"Debt of Honor" is classic Clancy fare. The plot moves rapidly, skipping from place to place as our old friend Jack Ryan frets over a bevy of global crises. This time the threat comes from Japan, where a jingoistic industrialist plots to bring America to its knees, both economically and militarily. "Debt of Honor" is enjoyable enough to read. The action moves fast and the chapters are sliced into convenient, bite-sized portions. The book's weakness, perhaps, is that the plot--and many of the sub-plots--seem a little far-fetched. E.g., Japan's invasion of Guam and Saipan goes undiscovered by the US press for several days, until an enterprising weatherman from Idaho unearths the shocking news. But Clancy's knack for explaining the technical aspects of airplanes, submarines, aircraft carriers, et al, is as good as ever. This marriage of fact with fiction is always a highlight of a Clancy novel. "Debt of Honor" may not be for everyone, but those who enjoy this genre will likely be satisfied
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18 of 19 people found the following review helpful By Patrick Shepherd VINE VOICE on September 11, 2001
Format: Mass Market Paperback
Clancy has been writing the life history of Jack Ryan for many years. With each new book in the series, new aspects of Ryan are displayed, from his own internal doubts about the moral correctness of some of his actions to a dazzling display of competence in each endeavor that he attempts. Here we find Ryan involved, as a first order plot, in an economic war with Japan, waged with all the tools of modern electronic markets, where Ryan's prior experience as a Wall Street analyst is useful, believable, and comprehensible to the reader. This alone is no small feat for Clancy, as Wall Street jargon is a language all its own, and the internal workings of the markets are mainly a dark mystery to most. Of course, this being a Clancy novel, there is far more than just one main plot, and when things deteriorate to a shooting war, he does his fine job of delineating actual tactics, weapons, squad level and executive decisions to the point of making the reader feel that he is there on the front line. The characterization of Yamata, one of the main driving forces on the opposing side, is very well done, and lends a sense of inevitability to the surprising and traumatic conclusion to this book. After reading this, Executive Orders is a must read, if just to find out "Now what?" (and you won't be disappointed, as Executive Orders is as good or maybe slightly better than this one).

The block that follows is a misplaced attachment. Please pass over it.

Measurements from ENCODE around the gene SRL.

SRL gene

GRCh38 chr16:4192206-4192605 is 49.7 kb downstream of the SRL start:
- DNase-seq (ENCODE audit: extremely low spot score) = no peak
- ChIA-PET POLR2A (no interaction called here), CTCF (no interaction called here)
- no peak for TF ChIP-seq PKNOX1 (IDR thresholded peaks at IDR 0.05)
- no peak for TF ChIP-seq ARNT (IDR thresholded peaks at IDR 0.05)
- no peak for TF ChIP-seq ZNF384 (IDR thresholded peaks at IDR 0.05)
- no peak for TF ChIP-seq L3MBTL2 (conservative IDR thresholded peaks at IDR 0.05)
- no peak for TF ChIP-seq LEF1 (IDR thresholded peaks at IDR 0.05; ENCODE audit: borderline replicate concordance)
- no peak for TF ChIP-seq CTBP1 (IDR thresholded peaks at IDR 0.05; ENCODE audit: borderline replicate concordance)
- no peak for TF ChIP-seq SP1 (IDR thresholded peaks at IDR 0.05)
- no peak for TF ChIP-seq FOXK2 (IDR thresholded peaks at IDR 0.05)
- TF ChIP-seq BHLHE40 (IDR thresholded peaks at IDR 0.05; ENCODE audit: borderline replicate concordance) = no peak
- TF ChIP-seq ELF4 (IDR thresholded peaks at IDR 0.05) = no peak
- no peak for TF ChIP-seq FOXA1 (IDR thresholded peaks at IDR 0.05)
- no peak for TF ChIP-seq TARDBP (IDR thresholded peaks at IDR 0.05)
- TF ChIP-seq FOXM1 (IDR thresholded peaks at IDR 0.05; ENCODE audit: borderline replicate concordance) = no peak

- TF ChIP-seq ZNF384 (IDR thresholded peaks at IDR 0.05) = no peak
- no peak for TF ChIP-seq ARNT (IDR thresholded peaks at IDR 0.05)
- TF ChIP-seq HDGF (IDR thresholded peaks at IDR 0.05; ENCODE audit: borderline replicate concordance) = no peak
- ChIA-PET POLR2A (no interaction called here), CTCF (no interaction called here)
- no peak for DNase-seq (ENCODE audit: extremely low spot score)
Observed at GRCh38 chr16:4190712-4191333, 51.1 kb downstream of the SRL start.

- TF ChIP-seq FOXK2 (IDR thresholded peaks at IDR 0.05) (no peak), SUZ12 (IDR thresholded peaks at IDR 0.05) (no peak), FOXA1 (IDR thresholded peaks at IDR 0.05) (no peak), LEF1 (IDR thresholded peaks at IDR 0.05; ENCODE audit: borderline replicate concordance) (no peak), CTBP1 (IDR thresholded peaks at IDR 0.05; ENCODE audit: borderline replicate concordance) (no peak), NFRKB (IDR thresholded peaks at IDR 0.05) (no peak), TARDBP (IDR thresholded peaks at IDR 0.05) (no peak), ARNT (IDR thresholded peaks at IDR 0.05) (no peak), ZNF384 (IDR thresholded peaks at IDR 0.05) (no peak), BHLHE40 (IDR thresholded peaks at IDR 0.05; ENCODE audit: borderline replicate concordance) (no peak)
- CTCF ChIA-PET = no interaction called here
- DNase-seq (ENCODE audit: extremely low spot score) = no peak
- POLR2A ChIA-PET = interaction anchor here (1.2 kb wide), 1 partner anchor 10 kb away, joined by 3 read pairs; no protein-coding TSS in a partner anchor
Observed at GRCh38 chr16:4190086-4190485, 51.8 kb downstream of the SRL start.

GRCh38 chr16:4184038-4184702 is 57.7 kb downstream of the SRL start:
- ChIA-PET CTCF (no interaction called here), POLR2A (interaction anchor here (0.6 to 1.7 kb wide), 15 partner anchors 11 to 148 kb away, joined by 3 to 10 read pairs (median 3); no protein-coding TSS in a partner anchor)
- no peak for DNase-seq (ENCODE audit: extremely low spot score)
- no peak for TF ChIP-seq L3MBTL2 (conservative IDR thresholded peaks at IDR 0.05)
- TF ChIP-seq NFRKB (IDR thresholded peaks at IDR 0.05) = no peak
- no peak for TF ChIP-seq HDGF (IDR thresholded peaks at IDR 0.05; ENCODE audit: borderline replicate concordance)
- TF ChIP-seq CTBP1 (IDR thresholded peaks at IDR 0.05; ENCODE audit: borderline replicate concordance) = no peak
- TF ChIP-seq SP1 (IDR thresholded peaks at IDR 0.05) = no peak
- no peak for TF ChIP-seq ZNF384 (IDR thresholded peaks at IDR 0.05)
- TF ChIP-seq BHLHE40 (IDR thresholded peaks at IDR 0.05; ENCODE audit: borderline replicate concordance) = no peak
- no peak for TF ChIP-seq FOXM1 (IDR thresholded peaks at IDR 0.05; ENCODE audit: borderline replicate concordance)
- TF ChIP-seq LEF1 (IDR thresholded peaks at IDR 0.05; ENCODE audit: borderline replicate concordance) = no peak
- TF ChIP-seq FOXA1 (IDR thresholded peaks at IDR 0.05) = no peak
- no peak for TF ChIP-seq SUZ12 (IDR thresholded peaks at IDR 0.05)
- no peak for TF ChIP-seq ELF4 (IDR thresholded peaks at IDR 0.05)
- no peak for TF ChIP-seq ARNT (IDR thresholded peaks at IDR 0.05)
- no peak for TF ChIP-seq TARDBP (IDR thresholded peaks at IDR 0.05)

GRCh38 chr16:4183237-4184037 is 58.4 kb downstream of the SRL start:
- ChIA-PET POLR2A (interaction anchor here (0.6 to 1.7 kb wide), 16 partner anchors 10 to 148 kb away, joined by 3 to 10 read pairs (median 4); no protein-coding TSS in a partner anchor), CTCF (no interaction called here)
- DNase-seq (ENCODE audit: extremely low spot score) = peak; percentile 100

There are a few places where I felt Clancy could have been more concise; at times the level of detail he throws at the reader is overwhelming, and not truly necessary to developing his plot, characters, or theme.
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18 of 21 people found the following review helpful By Amazon Customer VINE VOICE on October 30, 2000
Format: Mass Market Paperback
Talk about your cliff-hangers...it doesn't get much better than 'Debt of Honor' my friends. I honestly can't think of ANY book I have EVER read that leaves you with such an amazing, but frustraing ending. I echo one of the reviews of that book: The last chapter alone is worth the cost of the book. But please do NOT spoil the surprise by reading it. From a subtle but increasingly hostile Japanese agressive act on everything from the military to Wall Street, Clancy has given us a nail
biter, and one of his best, too (I STILL liked 'Sum Of All Fears' the most...). Run, don't walk to the nearest book store and grab this large book and lock yourself away for a good weekend filled with a huge adrenaline rush. How it all comes about, and what America does about the Japanese threat is truly enlightening, especially the thought that since the 'Gulf War' Mother Hubbard's Cupboard has become pretty bare of Military might. Nevertheless Clancy has given us reason to rejoice in that he has given us a FANTASTIC story with probably THE BEST (and most fustrating) ending I have ever read--you simply HAVE to read it to understand what I'm talking about...and while you do, enjoy!
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11 of 12 people found the following review helpful By Roger J. Buffington TOP 500 REVIEWERVINE VOICE on May 30, 2004
Format: Mass Market Paperback
America and Japan are vital allies and trading partners and I am confident that the two countries will never again engage in armed conflict with one another. A limited form of armed conflict between Japan and the United States is the intriguing premise of this novel, one of Clancy's best. Although unlikely, there is nothing that takes place in this novel that is quite impossible. Just not real probable, but hey, that's why we have fiction.
The basic storyline is simple (no spoilers here). The trade friction between Japan and the United States comes to a head when the US enacts a trade bill which essentially targets Japanese firms which engage in sharp practices against the US. This gives a clique of power-wielding industrialists an opportunity to put Japan on a course whereby it seeks to establish military control over much of the Western Pacific area, including Saipan, which is a United States territory. Therein lies the story. Far out, but not impossible. Here, Clancy is stretching his imaginative muscles and the result is a quite good novel. As usual, Clancy's skillful speculation about, and knowledge of, military technology gives this one more authenticity than most authors would be able to manage.
This one brings back our old friends Jack Ryan, John Clark, and Ding Chavez, who are the central players on the American side. This novel features some of Clancy's best writing, and is not overlong like most of his later works. Further, the Japanese side is presented largely with respect and dignity, excepting the core bad guys who are portrayed as well, bad guys.
One of Clancy's best, and if you like his other ones, you will probably thoroughly enjoy this one.